And yes, if someone wants to lose 20 pounds and can stomach eating only boiled chicken, steamed broccoli, and protein shakes until they get there, it will work.
But, even assuming they don’t grow so miserable along the way that they quit, then what? They have no idea how to eat to maintain this new weight, which means they’re more likely to gain it all back.
And, to bring us back to spirituality for a moment, just like with nearly every sect of nearly every religion, nutrition bursts at the seams with silly things to argue over. Diet didn’t work? Someone will gladly tell you that the real reason you didn’t lose weight is because you ate too many carbs and not enough polyphenols, or had too much seed oil and not enough natural sources of Omega-3’s. Just like those who bicker over the “correct” hand position or whether or not it’s acceptable to sit in a chair during meditation, all of this is missing the point.
Famous Zen teacher Thich Nhat Hanh once said, “A finger pointing at the moon is not
the moon. The finger is needed to know where to look for the moon, but if you mistake the finger for the moon itself, you will never know the real moon.”
He reminds us that pointers are just that, pointers. They have value, but shouldn’t be confused for “the thing” itself. And sometimes these pointers are incredibly helpful. For example, someone who consumes 500 calories per day in soda, Starbucks, and seltzers would benefit greatly from swapping all of those out for water. But, “drink only non-caloric beverages” is merely a pointer. Doing it won’t guarantee you reach your nutritional goals, even if you adhere to this principle with the discipline of a Zen monk. The same is true for every single diet, eating plan, or nutritional tip that labels some foods as “allowed” and others as “off limits.” Luckily, there is another way.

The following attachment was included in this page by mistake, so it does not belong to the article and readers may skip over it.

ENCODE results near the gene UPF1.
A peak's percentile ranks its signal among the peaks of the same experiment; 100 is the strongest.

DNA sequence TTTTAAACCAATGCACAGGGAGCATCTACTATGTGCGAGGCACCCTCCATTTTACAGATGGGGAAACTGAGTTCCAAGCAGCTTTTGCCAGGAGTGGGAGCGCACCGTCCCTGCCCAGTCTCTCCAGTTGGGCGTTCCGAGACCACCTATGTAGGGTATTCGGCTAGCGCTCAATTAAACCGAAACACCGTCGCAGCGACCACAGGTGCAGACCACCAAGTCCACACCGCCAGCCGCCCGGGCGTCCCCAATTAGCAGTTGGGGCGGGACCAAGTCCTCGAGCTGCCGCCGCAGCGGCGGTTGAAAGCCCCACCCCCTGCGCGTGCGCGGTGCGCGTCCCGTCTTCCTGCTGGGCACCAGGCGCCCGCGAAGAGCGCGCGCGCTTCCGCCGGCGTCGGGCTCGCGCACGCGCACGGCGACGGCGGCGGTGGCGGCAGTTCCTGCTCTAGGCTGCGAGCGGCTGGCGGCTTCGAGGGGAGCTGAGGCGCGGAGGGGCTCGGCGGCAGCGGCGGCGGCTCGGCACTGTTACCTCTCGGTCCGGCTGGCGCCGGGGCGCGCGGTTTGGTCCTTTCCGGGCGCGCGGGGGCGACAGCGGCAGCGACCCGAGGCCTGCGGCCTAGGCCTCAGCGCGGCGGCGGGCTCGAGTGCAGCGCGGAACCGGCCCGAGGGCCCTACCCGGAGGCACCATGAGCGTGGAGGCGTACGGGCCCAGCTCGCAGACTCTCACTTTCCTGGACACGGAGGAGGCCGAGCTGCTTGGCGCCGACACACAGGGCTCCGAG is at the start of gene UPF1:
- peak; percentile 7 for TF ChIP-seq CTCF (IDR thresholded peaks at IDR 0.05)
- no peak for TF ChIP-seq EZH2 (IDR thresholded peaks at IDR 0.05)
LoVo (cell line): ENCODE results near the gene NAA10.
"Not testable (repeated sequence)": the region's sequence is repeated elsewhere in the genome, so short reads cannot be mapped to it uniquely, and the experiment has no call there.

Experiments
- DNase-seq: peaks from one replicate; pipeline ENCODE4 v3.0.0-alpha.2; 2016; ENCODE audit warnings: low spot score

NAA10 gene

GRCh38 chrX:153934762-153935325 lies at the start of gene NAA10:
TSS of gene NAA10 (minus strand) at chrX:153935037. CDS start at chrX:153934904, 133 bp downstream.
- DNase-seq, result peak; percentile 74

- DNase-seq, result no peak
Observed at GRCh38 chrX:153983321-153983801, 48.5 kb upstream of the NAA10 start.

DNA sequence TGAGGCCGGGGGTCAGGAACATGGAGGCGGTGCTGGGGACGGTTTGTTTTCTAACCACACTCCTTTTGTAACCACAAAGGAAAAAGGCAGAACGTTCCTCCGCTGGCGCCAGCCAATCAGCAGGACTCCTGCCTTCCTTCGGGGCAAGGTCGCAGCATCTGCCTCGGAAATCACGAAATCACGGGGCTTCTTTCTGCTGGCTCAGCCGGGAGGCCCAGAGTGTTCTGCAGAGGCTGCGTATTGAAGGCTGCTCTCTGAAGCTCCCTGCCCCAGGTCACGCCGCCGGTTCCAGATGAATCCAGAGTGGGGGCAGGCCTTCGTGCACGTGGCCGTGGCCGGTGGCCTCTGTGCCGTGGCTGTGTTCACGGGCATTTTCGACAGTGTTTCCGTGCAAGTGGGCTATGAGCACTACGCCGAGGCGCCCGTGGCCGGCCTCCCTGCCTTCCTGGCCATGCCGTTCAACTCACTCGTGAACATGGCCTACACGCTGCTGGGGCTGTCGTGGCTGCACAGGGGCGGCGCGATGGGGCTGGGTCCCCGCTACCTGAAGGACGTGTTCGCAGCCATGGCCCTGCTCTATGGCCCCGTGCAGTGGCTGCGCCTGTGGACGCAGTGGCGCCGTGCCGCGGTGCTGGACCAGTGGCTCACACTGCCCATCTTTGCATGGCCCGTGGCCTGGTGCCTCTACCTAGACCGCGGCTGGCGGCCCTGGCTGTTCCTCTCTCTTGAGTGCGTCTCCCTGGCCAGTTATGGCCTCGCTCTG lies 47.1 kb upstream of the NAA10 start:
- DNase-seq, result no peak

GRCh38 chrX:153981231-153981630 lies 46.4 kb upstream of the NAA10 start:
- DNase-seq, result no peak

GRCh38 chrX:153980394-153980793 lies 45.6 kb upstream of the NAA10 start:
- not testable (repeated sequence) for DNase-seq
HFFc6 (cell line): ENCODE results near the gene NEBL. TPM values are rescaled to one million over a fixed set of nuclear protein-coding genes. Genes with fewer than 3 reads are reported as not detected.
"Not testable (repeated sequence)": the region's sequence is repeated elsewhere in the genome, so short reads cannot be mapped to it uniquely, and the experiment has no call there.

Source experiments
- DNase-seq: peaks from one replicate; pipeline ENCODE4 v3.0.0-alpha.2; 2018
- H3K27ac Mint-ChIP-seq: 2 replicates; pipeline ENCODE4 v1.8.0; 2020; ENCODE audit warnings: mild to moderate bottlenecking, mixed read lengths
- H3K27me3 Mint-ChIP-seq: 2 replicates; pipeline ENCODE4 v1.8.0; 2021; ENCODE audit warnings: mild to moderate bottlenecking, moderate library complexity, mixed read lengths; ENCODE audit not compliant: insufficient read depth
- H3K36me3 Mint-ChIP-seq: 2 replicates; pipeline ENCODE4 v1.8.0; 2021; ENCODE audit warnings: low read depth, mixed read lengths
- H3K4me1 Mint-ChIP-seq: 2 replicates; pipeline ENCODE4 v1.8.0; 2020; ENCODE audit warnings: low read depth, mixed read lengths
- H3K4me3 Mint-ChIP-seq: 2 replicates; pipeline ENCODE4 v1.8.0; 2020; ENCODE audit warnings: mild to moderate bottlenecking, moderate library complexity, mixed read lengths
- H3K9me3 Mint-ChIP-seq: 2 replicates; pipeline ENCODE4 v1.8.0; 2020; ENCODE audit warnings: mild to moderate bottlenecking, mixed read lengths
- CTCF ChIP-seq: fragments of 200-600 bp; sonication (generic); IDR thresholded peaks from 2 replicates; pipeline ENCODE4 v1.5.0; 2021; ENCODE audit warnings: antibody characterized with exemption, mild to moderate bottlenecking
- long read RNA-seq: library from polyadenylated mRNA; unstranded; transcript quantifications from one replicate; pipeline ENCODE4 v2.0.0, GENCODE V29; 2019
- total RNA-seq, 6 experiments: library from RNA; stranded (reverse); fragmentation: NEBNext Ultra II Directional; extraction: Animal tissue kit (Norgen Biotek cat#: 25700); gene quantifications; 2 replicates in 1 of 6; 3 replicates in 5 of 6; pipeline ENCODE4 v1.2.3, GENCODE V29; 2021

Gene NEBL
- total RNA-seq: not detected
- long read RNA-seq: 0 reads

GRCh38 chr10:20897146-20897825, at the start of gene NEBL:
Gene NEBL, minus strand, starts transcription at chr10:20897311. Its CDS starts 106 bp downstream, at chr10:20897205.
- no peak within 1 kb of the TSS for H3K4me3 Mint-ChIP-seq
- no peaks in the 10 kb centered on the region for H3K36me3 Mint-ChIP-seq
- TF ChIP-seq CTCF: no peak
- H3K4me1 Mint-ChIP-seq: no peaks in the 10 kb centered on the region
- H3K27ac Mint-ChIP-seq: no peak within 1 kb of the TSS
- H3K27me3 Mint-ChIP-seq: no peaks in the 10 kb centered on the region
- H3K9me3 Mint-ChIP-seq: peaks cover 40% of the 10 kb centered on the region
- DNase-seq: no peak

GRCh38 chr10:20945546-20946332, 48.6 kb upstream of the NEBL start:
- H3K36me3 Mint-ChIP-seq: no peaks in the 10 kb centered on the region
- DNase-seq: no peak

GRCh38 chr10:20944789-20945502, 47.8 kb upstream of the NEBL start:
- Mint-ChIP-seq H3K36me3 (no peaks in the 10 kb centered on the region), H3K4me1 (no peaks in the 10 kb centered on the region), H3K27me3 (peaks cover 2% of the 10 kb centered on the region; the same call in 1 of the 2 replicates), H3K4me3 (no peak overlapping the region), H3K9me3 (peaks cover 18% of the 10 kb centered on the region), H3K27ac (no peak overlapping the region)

We can think of it as the “Nutritional Direct Path.”
This starts with a simple acknowledgment. “If I want to lose body fat and I have been unsuccessful, it is because I routinely do not consume fewer calories than my metabolism burns.” Now, before we go further, I want to make certain points crystal clear.
- This is a completely judgment-free statement of objectivity. It absolutely does not say, “I am a glutton,” “I am a bad person,” “I should do better,” or anything similar.
- The Nutritional Direct Path also does not require calorie counting as a weight-loss or weight-maintenance method. In fact, I recommend against that practice except in specific, short-term circumstances.
- This statement also should not ignore that some individuals were dealt a “rough hand” metabolically. Someone may have thyroid issues or other challenges that make achieving a caloric deficit more difficult. However, even if your metabolism genuinely only burns 1,000 calories per day, fat loss will be impossible if you eat 1,100.
With all of this understood, the reason this acknowledgement is the first step on the Nutritional Direct Path is because consistently achieving a caloric deficit is the only fat-loss method that is guaranteed to work if done correctly. Metabolism is an incredibly fluid, complex formula, but the laws of thermodynamics remain undefeated. Once you have accepted this, then you can start to work on deeply understanding yourself. You’ll then be better equipped to examine why, what, and how you eat, before taking steps to make all of these things effortlessly enjoyable. And if I’ve piqued your interest, read this guide for the exact actions you can take on the Nutritional Direct Path.